The sound of bells echoing in the sky of Hiroshima, Japan on Thursday (6/8/2015) morning marks the 70th anniversary of the atomic bomb on Hiroshima.
The atomic bomb that killed hundreds of thousands of lives did help stop World War II, but there are still differences of opinion to this day whether such destruction can be justified.
Prime Minister Shinzo Abe and envoys from foreign countries were among the thousands who gathered at the Peace Memories Park to silence at exactly 8:15 local time, the time when the atomic bomb was dropped in the western city of Japan which immediately turned into a lake of fire, at 6 August of 1945. attack of the Mayor of Hiroshima, which has now turned into a busy city, Kazumi Matsui said, nuclear weapons are “a crime real “and urges the world to end its use forever. “We must put an end to the real crime and the extraordinary atrocity of nuclear weapons. Now is the time to take action,” he said in his speech.
Japanese Prime Minister Abe laid a wreath of mourning at a ceremony which was also attended by US Ambassador to Japan Caroline Kennedy and a number of other officials.
The Deputy Minister of Arms Control, Rose Gottemoeller is also scheduled to attend as the highest ranking official sent from Washington MRI of a single atom to attend the annual ceremony.
Looking back, an American B-29 bomber named Enola Gay dropped an atomic bomb called the “little boy” on Hiroshima on August 6, 1945.
Almost all of the places where the bomb fell was hit by temperatures reaching 4,000 degrees Celsius. This heat is capable of melting steel.
Around 140,000 people are estimated to have lost their lives due to the attack, including some of those injured who died several days to months later due to radiation exposure.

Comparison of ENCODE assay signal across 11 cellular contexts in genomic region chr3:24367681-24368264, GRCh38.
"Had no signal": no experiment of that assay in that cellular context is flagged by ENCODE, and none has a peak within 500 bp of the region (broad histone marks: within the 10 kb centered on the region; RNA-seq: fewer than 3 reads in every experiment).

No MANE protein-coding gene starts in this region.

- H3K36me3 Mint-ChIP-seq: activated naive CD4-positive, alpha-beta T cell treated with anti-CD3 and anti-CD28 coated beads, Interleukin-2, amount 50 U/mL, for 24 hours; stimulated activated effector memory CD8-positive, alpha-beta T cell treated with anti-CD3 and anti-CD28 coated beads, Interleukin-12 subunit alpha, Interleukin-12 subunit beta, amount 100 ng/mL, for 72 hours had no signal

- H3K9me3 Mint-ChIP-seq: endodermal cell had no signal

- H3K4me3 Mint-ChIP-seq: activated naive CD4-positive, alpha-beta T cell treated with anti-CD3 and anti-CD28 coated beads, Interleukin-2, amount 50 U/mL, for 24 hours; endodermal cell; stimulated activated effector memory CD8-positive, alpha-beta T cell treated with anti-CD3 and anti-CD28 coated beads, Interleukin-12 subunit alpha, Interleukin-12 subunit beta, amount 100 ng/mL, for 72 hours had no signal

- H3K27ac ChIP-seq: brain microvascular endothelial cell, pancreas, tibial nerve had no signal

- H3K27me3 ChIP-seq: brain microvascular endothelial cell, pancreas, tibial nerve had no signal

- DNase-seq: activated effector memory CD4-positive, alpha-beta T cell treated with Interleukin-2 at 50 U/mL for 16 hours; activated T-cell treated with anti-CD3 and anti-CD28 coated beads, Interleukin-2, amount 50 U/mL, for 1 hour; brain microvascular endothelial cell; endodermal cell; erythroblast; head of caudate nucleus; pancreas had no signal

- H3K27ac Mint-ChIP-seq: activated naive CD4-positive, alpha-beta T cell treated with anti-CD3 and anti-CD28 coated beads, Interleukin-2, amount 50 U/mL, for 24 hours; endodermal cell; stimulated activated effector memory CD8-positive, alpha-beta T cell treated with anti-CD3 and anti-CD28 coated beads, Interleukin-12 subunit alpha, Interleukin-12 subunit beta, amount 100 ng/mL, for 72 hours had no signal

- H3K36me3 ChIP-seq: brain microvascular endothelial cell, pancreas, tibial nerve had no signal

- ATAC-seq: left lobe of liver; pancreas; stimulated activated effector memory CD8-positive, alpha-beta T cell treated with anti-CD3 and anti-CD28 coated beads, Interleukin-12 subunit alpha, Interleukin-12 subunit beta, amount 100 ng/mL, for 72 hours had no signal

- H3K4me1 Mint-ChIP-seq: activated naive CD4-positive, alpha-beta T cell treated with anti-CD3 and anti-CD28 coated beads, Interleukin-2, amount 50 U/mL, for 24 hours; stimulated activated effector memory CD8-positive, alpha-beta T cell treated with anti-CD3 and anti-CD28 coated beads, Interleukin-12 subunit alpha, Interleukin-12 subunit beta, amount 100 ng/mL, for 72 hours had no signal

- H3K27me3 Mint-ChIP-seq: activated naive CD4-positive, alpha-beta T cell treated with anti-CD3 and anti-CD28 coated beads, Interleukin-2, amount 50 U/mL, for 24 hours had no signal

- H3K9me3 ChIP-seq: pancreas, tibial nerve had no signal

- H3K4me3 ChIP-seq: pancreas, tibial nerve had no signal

On August 9, the port city of Nagasaki was also hit by an atomic bomb attack which killed around 70,000 people. Japan finally surrendered a few days after the two deadly bombs, namely on August 15, 1945.
World War II that has lasted for many years ended. Debate continues to revolve over whether the twin bomb attacks can be justified. Dropping bombs that were developed and made in secret, was very well-known among Americans who were bored of the war at the time, and after 70 years, most of them still believed that the action was right.
Historians say that this prevented a larger attack in the planned invasion of the land, but there were many criticisms that the attack was not really necessary to end the war on the grounds that Japan was heading for defeat.
Fifty-six percent of US citizens surveyed by the Pew Research Center in February said the atomic bomb attacks on Japanese cities were justified, while 79 Japanese respondents stated otherwise. Paul Tibbets, who drove Enola Gay, stated that he never thought twice or was hesitant to drop the bomb, as he said in an interview with a 2002 newspaper, five years before his death. “I know we did the right thing,” he said.
After this bombing, Washington, which later became a close ally of Japan after the war, never formally apologized for the bombing.